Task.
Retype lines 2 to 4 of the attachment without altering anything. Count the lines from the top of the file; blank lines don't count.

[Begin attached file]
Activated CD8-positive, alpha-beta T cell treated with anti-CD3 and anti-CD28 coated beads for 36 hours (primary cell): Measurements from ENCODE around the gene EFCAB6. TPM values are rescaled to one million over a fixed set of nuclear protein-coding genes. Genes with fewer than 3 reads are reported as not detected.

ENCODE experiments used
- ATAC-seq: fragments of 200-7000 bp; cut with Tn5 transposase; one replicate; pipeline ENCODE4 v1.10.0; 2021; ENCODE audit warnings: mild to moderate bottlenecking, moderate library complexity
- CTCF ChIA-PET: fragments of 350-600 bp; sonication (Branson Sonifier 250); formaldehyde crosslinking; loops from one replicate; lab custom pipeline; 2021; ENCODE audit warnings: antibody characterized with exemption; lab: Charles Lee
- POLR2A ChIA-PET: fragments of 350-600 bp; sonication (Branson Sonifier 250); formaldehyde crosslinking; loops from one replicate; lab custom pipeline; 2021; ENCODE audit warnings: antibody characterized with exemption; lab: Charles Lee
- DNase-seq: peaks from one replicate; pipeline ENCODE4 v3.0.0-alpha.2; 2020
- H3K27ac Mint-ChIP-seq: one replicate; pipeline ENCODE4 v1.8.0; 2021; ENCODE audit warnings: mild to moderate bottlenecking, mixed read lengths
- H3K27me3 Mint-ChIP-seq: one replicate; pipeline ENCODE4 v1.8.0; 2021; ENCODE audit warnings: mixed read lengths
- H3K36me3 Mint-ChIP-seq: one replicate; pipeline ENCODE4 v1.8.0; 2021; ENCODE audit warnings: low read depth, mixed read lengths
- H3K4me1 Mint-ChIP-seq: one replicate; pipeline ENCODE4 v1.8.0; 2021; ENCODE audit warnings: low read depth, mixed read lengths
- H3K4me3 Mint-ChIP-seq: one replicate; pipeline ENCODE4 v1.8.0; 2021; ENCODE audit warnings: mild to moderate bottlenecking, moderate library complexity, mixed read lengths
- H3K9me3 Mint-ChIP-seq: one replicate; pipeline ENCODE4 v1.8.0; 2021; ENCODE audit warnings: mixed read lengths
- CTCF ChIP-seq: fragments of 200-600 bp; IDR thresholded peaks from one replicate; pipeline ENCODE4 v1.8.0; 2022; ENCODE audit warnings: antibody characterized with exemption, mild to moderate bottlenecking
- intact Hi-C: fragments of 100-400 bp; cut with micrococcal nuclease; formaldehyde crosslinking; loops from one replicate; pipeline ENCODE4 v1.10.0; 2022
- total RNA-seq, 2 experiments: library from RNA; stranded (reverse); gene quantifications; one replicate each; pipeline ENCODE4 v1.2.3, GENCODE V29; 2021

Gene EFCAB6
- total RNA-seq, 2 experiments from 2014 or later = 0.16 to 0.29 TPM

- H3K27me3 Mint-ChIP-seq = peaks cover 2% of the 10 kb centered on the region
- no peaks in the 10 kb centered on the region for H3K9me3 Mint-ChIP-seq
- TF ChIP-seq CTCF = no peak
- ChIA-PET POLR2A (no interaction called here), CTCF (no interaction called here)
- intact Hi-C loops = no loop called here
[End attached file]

ENCODE experiments used
- ATAC-seq: fragments of 200-7000 bp; cut with Tn5 transposase; one replicate; pipeline ENCODE4 v1.10.0; 2021; ENCODE audit warnings: mild to moderate bottlenecking, moderate library complexity
- CTCF ChIA-PET: fragments of 350-600 bp; sonication (Branson Sonifier 250); formaldehyde crosslinking; loops from one replicate; lab custom pipeline; 2021; ENCODE audit warnings: antibody characterized with exemption; lab: Charles Lee